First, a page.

Eli5: What makes the flammable gasses to be flammable?

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Eli5: What makes the flammable gasses to be flammable?

In: Chemistry

Let’s use a simple one for an example-Hydrogen.

Hydrogen has one proton and one electron, the simplest atom. That one electron is in an energy level that is more stable with 2 electrons. That means that, with enough energy being put in it will form a bond with another atom that has room for it. Oxygen is one such atom, it has space for 2 electrons in its outer shell (8 is stable for all orbitals except the lowest). The hydrogens snap to the oxygen, releasing energy as they react to form water.

The same is true for all flammable materials, just more complex. They are more stable after reacting with oxygen, and with enough activation energy they will do so, releasing enough energy to cause a chain reaction.

Here’s a metaphor for you.

Imagine atoms are like a stage play. The protons and neutrons are up on stage and the electrons sit in the rows of seats as the audience.

*ALL* chemistry comes down to two conflicting desires –

1) Atoms HATE having incomplete audience members in the rows, they’d want either a full row or an empty row, they hate incomplete rows.

2) Atoms also HATE having more, or fewer, audience members than people on the stage.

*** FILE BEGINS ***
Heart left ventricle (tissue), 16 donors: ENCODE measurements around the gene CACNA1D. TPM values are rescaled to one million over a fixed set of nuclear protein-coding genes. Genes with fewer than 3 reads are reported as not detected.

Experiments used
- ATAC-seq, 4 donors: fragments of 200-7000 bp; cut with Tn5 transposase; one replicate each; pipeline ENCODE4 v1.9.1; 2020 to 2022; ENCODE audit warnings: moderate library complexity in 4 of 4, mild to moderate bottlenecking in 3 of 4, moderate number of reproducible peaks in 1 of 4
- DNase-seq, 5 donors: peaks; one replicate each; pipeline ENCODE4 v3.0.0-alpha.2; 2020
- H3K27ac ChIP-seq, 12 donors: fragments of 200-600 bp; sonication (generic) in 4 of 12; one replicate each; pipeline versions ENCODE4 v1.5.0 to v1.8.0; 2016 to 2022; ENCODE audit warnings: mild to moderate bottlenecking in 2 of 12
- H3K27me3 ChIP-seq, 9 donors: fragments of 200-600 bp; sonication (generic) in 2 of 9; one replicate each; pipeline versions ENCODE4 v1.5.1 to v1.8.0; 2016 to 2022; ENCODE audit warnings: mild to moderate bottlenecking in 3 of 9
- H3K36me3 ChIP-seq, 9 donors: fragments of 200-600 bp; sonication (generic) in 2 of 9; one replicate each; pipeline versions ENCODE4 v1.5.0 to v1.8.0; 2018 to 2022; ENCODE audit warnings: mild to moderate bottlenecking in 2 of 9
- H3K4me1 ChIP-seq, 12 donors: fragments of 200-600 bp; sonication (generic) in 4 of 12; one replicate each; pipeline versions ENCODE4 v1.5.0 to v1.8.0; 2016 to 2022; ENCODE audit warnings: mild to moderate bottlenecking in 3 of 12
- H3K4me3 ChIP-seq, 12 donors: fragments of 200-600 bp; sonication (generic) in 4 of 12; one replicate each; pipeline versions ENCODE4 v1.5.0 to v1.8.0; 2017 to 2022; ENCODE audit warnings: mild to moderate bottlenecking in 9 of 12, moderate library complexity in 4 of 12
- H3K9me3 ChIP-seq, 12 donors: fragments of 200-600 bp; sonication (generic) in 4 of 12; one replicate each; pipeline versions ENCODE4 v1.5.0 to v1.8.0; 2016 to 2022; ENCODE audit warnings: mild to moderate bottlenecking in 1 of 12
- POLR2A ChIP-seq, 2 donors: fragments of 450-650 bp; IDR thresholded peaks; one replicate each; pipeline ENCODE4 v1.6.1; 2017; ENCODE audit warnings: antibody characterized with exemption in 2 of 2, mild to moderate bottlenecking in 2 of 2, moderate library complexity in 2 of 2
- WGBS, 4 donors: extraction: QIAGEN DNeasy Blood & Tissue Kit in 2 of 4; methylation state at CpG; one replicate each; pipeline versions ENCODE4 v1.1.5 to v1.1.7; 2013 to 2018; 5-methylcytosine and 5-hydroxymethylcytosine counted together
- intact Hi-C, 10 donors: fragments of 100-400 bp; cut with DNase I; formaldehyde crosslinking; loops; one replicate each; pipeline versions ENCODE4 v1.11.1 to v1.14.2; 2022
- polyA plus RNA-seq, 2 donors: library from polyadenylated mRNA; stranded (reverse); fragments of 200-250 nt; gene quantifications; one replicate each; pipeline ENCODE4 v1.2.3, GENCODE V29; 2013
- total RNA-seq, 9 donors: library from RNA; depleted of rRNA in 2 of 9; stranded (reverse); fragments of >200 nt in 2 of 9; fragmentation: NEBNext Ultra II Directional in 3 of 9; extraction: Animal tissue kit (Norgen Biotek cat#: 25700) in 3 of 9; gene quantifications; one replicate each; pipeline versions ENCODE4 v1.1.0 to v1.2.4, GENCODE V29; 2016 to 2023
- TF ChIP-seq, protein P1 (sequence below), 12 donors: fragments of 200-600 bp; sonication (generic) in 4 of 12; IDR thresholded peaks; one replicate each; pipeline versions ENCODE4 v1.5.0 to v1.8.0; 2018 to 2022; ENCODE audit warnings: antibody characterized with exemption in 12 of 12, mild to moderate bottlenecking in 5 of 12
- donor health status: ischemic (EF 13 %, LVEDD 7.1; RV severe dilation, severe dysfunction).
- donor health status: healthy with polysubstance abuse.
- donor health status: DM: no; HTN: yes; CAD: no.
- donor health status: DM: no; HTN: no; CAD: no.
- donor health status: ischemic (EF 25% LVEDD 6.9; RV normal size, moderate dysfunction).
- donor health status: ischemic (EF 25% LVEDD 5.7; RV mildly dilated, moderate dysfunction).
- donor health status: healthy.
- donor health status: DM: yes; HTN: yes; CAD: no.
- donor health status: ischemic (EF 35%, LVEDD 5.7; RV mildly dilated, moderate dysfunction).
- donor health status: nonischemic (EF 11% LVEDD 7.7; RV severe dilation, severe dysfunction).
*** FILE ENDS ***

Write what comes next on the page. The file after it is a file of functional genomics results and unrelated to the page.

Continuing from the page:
So the happiest atoms have both, fully complete rows of audience members AND the same number of people in the crowd as onstage. These atoms are called “Nobel Gases” because they basically don’t interact with chemistry at all.

The unhappiest atoms have a row with just one audience member, or have just one empty seats. These are atoms like Hydrogen, Sodium, Chlorine, and Iodine. These atoms will have really POWERFUL chemistry because they are jussst sooooo close to being happy, they’ll do anything to lose the one electron, or gain one more. That’s why sodium and hydrogen are so explosive and why chlorine and iodine are used to kill microorganisms, they have really powerful chemistry.

Now some where in the middle you have atoms that have a half-full row. They would need to gain a bunch, or lose a bunch of electrons to have their rows filled, but that would mean they have really uneven audiance-to-performers balances, they hate that. So these atoms like to *do double shows* with other atoms, they essentially all get up on stage together and share their audiences. Everybody is happy. These are atoms like Oxygen, Carbon, Silicon, and Iron. What you’ll notice about these atoms is they form molecules really readily, and while the reactions might not be super powerful, they are really really happy and stable.

Technically iron “burns” the same way wood does, it chemically bonds with oxygen to form rust and gives off heat as a result. It just happens really slowly.

So to your point – why are some things flammable? These tend to be compounds that are agreeing to share the stage with other actors, and Oxygen is the fan-favorite here. Everyone loves oxygen. So hydrogen will burn with oxygen and form very stable water. Fossil fuels will burn with oxygen and form water and CO2 (note in fossil fuels example oxygen is sharing the stage with hydrogen to make water AND with carbon to form CO2). Wood burns the same way, oxygen comes in and shares the stage.